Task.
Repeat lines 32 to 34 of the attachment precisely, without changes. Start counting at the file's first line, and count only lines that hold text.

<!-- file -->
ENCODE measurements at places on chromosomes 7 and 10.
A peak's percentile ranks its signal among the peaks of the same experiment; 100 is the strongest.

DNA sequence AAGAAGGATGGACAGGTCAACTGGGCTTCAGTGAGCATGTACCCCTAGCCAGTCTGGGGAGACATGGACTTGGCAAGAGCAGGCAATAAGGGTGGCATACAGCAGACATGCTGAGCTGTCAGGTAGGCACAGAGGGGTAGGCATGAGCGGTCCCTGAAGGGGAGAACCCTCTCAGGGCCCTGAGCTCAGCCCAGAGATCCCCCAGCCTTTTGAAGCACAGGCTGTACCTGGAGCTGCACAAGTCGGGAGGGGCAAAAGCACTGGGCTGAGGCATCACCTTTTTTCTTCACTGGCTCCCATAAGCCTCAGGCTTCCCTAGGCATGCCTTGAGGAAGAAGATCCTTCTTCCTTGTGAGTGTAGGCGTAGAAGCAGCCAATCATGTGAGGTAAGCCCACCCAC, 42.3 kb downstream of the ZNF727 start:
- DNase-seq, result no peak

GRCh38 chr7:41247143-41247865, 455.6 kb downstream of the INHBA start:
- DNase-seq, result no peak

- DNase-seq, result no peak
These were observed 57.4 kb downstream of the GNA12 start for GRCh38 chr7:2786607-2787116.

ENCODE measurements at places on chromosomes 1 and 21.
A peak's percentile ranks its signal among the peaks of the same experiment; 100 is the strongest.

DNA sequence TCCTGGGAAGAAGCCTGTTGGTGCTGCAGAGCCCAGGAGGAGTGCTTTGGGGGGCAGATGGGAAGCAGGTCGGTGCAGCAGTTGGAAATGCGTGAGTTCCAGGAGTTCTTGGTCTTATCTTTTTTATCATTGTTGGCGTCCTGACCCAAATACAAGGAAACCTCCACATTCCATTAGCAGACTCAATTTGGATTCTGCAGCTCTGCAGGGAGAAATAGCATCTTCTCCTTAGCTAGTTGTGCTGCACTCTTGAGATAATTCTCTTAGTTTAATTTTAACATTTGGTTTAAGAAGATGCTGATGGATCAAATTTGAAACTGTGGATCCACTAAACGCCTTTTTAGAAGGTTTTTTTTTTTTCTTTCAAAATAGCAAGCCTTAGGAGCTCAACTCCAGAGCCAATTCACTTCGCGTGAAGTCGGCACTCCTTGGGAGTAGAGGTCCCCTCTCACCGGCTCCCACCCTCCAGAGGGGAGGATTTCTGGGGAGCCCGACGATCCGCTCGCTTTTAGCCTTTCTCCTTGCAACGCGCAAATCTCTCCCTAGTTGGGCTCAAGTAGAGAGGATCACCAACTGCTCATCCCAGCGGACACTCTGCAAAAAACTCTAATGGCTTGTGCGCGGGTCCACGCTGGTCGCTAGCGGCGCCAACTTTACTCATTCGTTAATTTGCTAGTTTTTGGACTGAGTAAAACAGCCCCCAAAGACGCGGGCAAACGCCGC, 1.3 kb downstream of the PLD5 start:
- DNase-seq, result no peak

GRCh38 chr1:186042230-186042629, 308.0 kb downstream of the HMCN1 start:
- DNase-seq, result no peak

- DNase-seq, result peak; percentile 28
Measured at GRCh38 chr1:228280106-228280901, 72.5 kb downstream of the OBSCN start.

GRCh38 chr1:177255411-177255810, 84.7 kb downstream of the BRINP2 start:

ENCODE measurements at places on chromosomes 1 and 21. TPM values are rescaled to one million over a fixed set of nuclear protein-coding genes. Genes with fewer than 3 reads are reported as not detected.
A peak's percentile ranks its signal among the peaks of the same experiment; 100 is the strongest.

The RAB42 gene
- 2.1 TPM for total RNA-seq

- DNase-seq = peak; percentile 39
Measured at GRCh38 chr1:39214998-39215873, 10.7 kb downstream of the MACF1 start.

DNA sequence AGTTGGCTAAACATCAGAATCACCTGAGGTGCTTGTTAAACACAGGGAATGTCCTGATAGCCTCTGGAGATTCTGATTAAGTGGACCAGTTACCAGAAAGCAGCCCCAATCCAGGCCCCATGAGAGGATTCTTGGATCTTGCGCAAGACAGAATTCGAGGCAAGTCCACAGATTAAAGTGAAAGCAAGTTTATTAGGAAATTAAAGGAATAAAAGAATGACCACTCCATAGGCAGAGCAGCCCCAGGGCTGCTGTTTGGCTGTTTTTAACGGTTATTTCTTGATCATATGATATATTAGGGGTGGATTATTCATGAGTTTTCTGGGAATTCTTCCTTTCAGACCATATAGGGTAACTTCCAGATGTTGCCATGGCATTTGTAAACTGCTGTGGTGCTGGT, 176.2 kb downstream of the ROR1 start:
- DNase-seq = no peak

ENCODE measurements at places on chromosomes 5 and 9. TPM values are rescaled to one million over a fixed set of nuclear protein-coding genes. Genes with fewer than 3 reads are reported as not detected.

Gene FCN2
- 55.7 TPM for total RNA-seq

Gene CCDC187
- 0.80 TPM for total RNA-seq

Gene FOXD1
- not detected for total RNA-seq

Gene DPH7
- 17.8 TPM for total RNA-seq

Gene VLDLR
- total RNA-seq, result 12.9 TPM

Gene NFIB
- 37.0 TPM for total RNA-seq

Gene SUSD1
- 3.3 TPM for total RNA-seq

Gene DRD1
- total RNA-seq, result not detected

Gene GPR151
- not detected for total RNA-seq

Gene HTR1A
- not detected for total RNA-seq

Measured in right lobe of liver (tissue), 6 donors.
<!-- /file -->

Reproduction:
- not detected for total RNA-seq

Gene DPH7
- 17.8 TPM for total RNA-seq